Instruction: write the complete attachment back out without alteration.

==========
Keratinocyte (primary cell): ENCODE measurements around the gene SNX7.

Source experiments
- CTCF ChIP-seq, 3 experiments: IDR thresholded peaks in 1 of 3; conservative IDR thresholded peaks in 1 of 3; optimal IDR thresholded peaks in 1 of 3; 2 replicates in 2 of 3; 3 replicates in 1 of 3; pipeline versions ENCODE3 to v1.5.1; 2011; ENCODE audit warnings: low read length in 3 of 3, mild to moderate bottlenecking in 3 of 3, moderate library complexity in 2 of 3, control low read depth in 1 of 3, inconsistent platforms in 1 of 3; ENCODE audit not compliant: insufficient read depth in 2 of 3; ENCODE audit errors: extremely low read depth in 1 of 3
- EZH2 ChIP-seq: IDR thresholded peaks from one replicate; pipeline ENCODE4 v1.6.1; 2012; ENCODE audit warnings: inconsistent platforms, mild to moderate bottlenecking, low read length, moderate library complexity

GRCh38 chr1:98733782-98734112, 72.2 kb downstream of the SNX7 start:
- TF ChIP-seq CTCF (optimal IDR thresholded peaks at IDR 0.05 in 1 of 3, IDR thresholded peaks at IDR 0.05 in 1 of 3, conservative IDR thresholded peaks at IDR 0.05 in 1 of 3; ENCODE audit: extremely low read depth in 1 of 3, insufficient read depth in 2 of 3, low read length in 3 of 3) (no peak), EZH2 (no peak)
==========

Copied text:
Keratinocyte (primary cell): ENCODE measurements around the gene SNX7.

Source experiments
- CTCF ChIP-seq, 3 experiments: IDR thresholded peaks in 1 of 3; conservative IDR thresholded peaks in 1 of 3; optimal IDR thresholded peaks in 1 of 3; 2 replicates in 2 of 3; 3 replicates in 1 of 3; pipeline versions ENCODE3 to v1.5.1; 2011; ENCODE audit warnings: low read length in 3 of 3, mild to moderate bottlenecking in 3 of 3, moderate library complexity in 2 of 3, control low read depth in 1 of 3, inconsistent platforms in 1 of 3; ENCODE audit not compliant: insufficient read depth in 2 of 3; ENCODE audit errors: extremely low read depth in 1 of 3
- EZH2 ChIP-seq: IDR thresholded peaks from one replicate; pipeline ENCODE4 v1.6.1; 2012; ENCODE audit warnings: inconsistent platforms, mild to moderate bottlenecking, low read length, moderate library complexity

GRCh38 chr1:98733782-98734112, 72.2 kb downstream of the SNX7 start:
- TF ChIP-seq CTCF (optimal IDR thresholded peaks at IDR 0.05 in 1 of 3, IDR thresholded peaks at IDR 0.05 in 1 of 3, conservative IDR thresholded peaks at IDR 0.05 in 1 of 3; ENCODE audit: extremely low read depth in 1 of 3, insufficient read depth in 2 of 3, low read length in 3 of 3) (no peak), EZH2 (no peak)